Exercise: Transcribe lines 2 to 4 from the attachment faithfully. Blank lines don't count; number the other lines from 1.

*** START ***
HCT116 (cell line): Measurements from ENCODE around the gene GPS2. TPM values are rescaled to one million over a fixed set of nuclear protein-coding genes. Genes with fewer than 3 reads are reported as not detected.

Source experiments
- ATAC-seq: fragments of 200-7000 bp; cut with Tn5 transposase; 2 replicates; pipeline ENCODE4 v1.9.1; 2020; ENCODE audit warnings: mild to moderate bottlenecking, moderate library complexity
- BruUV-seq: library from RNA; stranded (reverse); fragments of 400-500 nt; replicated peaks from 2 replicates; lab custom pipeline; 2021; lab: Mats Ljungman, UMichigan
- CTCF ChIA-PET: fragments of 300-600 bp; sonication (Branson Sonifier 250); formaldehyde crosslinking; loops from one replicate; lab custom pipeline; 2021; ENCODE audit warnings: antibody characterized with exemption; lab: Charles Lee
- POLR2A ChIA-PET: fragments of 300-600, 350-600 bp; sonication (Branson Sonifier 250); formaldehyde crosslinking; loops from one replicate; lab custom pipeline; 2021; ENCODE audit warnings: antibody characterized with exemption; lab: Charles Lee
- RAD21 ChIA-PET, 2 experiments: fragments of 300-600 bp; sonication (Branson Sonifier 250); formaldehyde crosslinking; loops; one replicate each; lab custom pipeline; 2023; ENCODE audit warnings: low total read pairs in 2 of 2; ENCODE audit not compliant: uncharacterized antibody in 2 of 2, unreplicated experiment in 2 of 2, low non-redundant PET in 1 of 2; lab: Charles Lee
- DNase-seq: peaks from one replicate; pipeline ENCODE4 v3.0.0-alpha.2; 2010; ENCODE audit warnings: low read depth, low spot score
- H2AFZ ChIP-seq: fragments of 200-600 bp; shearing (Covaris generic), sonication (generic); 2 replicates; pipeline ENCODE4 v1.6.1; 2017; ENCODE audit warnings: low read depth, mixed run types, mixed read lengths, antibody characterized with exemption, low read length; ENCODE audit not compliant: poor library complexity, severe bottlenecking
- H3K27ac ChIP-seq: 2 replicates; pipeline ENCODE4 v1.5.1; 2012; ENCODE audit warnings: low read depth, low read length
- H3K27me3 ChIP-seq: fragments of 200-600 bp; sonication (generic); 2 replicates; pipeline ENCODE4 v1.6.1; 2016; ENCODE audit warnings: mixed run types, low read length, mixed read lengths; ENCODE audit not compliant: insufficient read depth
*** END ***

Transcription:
Source experiments
- ATAC-seq: fragments of 200-7000 bp; cut with Tn5 transposase; 2 replicates; pipeline ENCODE4 v1.9.1; 2020; ENCODE audit warnings: mild to moderate bottlenecking, moderate library complexity
- BruUV-seq: library from RNA; stranded (reverse); fragments of 400-500 nt; replicated peaks from 2 replicates; lab custom pipeline; 2021; lab: Mats Ljungman, UMichigan